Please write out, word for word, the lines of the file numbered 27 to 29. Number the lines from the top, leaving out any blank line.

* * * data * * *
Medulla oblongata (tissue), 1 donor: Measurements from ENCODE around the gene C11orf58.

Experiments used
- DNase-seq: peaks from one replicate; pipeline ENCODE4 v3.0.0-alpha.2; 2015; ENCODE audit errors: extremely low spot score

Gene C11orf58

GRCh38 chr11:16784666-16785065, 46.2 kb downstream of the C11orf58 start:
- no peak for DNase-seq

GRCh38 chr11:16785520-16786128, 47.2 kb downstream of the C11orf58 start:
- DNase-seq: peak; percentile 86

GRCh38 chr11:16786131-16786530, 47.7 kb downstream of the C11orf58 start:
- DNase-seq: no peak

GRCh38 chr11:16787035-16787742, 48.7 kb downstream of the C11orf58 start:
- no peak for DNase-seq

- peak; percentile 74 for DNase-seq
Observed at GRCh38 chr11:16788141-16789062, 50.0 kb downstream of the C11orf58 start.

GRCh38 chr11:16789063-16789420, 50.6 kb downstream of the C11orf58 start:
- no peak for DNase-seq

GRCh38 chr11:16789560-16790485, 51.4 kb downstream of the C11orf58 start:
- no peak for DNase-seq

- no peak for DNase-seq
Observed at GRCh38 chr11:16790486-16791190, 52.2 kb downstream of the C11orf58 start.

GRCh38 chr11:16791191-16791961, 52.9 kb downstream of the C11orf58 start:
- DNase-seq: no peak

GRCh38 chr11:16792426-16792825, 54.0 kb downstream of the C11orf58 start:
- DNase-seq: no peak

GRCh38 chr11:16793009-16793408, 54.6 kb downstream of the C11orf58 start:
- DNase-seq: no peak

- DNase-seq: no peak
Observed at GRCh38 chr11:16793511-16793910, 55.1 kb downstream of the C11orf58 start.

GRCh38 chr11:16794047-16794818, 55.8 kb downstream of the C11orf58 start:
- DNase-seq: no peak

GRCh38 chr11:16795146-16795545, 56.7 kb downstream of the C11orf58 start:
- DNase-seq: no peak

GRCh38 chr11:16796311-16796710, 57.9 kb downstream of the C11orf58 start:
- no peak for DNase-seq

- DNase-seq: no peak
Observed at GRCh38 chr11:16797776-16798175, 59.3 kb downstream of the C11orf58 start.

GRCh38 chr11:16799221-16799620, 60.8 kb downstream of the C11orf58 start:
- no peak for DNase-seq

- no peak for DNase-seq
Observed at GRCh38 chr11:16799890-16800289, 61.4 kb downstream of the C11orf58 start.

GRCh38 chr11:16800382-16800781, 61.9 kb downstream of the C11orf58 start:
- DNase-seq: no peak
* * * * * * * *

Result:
- DNase-seq: no peak
Observed at GRCh38 chr11:16793511-16793910, 55.1 kb downstream of the C11orf58 start.

GRCh38 chr11:16794047-16794818, 55.8 kb downstream of the C11orf58 start: